Thyroid ultrasound technique is performed for diagnostic and therapeutic purposes. Patients do not need to prepare and get special treatment before the examination.
Examination is usually fast and the patient is in a supine position so that patient comfort is maintained. After thyroid ultrasound examination, the patient should do follow-up again according to the disease.
Thyroid ultrasound does not require any special preparation. The patient does not require medication or anesthesia. Thyroid stimulating hormone (TSH) suppressive therapy does not need to be discontinued for this test.
Informed consent needs to be obtained from the patient after explaining the diagnosis, purpose of the procedure, procedure for action, other alternative actions, risks, complications, prognosis of action and follow-up. Physical examination of the thyroid by palpation of the thyroid gland and cervical lymph nodes can be performed to provide an overview of the number, size, consistency, motility of thyroid nodules, and lymphadenopathy.[1,6,7]
The equipment needed for a thyroid ultrasound examination is an ultrasound machine, which includes:
Pulser/transmitter that produces waves,
A transducer that converts electrical energy into acoustic energy and vice versa
A receiver that detects, compresses, and amplifies the signal returning to the transducer
Screen for displaying signals in the form of B-mode, motion M-mode, Doppler,
Memory for storing stationary data and videos
Due to the presence of an air gap that cannot conduct ultrasonic waves, a liquid or gel medium is needed. The type of probe used for thyroid ultrasound examination is linear with a frequency of 6–15 Hz. This frequency was chosen because of its penetration depth and spatial resolution which is suitable for the thyroid gland
Thyroid Ultrasound Imaging Method
The following are some of the thyroid ultrasound imaging methods.
Ultrasonography in Grayscale (Grayscale Ultrasonography):
This method is the most commonly used method. Ultrasonography in grayscale uses intermittent pulses of sound energy generation and reception of echoes to produce images of tissue structures through which sound travels.
This technology produces high-resolution thyroid images with sound frequencies between 5–13 MHz and penetrating to a depth of 5 cm (the thyroid gland is in this range in the majority of patients). Modern transducers can produce high resolutions as small as 2 mm, provided the ecodensities of the structures are different or separated by two different tissues.
Three-Dimensional Ultrasonography (Three-Dimensional Ultrasonography):
This technique can assist in the analysis of anatomical structures and tumors in relation to surrounding structures.
Color Doppler Ultrasound:
This method is used to describe the blood vessels of the thyroid gland and its surroundings. This method is based on changing the frequency of the wave, where when the wave (transducer) approaches something, the sound will enlarge and vice versa.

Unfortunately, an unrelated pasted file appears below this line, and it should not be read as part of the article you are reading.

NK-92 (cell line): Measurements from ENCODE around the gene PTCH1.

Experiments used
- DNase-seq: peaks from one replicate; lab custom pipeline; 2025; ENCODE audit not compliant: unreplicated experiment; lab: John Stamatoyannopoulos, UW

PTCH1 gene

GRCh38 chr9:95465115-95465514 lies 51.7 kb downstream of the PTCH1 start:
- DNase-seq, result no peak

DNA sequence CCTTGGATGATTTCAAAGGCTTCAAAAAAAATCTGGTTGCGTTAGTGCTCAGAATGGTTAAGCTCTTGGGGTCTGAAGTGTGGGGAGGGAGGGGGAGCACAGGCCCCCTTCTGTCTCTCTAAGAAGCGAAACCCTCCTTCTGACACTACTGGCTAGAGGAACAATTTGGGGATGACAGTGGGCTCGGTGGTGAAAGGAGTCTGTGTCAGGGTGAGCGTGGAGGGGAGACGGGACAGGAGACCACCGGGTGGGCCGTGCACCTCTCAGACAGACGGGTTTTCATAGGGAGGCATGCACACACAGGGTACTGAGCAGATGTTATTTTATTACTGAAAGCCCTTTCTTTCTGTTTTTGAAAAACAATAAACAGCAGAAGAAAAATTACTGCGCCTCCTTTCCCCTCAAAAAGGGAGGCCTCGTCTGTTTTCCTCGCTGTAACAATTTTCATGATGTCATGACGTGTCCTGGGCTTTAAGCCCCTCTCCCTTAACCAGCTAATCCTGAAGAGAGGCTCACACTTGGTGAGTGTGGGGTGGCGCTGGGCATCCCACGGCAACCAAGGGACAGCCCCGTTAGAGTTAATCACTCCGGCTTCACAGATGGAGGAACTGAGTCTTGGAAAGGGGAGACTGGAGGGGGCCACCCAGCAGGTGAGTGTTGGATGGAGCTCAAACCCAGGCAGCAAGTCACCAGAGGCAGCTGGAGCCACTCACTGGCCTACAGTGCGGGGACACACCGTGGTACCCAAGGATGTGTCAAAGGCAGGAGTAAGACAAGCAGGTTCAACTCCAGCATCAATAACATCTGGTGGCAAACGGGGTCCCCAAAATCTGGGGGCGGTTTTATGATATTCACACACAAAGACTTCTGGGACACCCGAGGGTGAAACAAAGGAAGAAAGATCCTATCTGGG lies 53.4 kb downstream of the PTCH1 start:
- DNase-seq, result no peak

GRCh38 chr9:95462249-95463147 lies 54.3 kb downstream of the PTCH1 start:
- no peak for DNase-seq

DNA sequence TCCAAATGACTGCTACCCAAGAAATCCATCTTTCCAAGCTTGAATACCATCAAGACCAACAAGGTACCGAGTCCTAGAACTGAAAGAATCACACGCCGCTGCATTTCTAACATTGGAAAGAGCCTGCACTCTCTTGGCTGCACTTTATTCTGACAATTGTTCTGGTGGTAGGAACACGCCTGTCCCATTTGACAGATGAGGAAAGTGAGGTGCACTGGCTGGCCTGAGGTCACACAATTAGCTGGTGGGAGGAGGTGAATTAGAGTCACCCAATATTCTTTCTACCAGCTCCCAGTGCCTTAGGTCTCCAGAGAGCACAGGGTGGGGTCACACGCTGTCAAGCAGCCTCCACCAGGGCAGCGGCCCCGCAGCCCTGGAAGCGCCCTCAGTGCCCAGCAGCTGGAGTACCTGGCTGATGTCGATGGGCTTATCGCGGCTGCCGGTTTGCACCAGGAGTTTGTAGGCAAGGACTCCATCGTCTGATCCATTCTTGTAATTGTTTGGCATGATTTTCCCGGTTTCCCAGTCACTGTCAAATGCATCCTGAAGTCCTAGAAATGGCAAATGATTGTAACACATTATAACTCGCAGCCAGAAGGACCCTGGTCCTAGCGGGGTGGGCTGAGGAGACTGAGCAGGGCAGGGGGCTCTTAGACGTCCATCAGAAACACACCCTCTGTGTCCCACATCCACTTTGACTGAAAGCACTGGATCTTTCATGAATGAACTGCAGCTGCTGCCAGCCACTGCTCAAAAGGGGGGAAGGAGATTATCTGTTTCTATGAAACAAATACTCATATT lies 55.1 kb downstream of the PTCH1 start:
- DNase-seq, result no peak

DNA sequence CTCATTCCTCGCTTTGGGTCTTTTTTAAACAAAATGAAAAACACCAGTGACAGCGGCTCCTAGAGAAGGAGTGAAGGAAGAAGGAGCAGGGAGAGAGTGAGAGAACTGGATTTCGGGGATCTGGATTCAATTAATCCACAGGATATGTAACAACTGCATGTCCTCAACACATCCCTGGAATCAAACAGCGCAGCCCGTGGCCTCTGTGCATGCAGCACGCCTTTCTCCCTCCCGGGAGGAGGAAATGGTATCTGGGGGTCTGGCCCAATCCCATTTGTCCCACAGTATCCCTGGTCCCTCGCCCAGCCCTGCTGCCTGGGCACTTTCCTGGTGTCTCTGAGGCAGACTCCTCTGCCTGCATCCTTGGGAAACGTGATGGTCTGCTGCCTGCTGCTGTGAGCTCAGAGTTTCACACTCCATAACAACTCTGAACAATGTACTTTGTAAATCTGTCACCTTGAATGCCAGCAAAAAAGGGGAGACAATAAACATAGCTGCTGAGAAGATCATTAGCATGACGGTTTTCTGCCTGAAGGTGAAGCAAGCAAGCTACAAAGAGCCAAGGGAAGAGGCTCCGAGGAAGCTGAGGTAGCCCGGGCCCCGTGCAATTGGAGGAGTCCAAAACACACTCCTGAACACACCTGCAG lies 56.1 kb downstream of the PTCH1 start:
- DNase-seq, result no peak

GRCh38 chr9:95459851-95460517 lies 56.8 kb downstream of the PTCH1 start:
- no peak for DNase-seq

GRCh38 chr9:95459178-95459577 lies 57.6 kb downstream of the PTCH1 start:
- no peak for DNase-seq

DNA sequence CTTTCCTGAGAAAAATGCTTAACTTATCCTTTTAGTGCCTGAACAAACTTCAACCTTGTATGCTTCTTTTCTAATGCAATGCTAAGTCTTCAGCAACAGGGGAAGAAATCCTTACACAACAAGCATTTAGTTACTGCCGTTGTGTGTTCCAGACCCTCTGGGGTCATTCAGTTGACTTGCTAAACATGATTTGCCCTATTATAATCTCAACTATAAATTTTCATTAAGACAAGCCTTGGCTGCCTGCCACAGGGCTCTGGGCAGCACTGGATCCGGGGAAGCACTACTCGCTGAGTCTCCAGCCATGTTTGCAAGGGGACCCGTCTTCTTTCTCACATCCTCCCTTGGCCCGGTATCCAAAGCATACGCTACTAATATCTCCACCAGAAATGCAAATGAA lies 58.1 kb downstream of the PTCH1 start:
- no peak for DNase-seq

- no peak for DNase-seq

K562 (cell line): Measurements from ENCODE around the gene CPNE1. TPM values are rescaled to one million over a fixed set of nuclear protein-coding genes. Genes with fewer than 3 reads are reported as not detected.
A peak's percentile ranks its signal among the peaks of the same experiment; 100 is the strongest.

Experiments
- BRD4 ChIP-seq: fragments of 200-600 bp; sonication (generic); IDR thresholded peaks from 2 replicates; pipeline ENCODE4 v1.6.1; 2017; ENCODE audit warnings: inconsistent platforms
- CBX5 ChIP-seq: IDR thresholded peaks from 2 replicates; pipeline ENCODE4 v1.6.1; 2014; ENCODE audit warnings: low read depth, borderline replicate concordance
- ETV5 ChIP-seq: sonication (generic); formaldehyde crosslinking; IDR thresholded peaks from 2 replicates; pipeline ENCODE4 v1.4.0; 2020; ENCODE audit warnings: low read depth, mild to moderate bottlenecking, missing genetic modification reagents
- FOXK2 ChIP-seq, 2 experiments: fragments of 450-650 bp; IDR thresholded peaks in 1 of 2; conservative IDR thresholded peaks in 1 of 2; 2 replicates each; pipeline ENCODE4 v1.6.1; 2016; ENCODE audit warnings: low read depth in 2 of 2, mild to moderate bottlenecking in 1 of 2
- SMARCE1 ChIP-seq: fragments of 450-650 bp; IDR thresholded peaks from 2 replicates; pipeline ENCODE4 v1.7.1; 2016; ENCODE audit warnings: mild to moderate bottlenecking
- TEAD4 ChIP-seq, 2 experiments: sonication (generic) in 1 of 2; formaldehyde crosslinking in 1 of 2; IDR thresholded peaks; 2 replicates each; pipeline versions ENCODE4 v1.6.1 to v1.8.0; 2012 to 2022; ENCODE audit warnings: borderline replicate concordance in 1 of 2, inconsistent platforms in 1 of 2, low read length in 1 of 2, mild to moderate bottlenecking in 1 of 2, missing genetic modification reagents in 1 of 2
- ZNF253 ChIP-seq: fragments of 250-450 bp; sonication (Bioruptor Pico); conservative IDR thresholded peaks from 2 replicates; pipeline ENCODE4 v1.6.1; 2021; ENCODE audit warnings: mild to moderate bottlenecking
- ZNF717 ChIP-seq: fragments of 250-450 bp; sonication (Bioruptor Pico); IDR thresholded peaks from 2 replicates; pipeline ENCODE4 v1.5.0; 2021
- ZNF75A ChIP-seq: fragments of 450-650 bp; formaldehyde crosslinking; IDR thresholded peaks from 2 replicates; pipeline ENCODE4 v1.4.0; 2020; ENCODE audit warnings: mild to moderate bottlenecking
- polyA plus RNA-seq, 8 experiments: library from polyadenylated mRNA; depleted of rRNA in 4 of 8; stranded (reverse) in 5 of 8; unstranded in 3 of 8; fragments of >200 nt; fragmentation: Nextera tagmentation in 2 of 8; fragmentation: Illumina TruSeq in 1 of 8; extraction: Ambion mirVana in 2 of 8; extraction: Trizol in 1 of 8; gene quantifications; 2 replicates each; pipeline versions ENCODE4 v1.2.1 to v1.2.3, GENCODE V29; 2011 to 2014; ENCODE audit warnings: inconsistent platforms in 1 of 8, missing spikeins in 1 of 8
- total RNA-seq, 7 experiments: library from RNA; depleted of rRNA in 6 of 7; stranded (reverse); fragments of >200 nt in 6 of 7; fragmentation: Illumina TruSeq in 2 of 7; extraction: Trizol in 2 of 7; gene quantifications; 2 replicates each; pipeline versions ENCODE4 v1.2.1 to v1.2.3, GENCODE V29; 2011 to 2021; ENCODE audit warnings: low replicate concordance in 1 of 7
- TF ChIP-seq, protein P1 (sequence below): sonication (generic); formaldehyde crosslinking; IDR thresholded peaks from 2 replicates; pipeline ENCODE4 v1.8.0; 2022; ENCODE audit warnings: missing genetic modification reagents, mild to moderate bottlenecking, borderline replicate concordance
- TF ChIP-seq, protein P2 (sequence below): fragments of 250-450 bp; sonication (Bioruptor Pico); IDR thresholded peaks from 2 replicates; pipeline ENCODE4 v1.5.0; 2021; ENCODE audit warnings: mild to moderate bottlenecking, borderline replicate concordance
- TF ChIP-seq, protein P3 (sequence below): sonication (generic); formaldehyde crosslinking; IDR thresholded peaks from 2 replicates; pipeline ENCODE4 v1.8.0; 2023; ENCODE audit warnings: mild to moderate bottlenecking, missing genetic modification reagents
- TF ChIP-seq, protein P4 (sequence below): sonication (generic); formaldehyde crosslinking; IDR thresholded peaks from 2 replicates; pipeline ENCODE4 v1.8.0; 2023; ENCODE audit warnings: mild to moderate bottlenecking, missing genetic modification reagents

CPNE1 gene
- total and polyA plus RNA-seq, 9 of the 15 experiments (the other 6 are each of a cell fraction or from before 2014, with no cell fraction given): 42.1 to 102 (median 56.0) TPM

Doppler imaging provides information about blood flow which when superimposed on a real time grayscale ultrasound image will describe the direction and velocity of blood flow.
B-flow imaging is a non-Doppler technology that depicts movement within anatomical structures. The advantage of this method is that it can avoid artifacts in Doppler imaging.
The way this imaging works is that ultrasonic waves separated by a certain distance are transmitted, then the reflected signal (separated by a predetermined and shorter distance) will be detected. Then, the overlapping signals are combined and processed into an image on the screen. The resulting information relates to the movement of blood flow in the thyroid.
Ultrasound with Contrast Material:
In recent see website developments, ultrasound can use experimental materials, such as air-filled microbubbles with a diameter smaller than red blood cells, and Levovist (an agent consisting of granules containing 99.9% galactose and 0.1% palmitic acid). ). The advantage of this material is that it will increase the echogenicity of blood and increase the ratio of signal to noise (noise) when injected intravenously.
Elastography aims to assess the level of stiffness of a tissue related to the consistency of the anatomical structure. Tissue deformation can be seen by observing changes in the Doppler signal. These changes occur in response to external pressure and vibration or the propagation of wave shifts.
By assessing the level of flexibility of an organ or tissue, it can be determined whether the disease condition is benign or malignant. A malignant thyroid nodule has low flexibility or stiffness. Elastography is useful for the assessment of noncystic and noncalcified thyroid nodules.
Thyroid ultrasound is also used for invasive diagnostic purposes, such as in ultrasound-guided fine-needle aspiration biopsies. The use of ultrasound helped reduce the number of nondiagnostic samples to 7% from the original 16% when using palpation techniques for biopsy samples.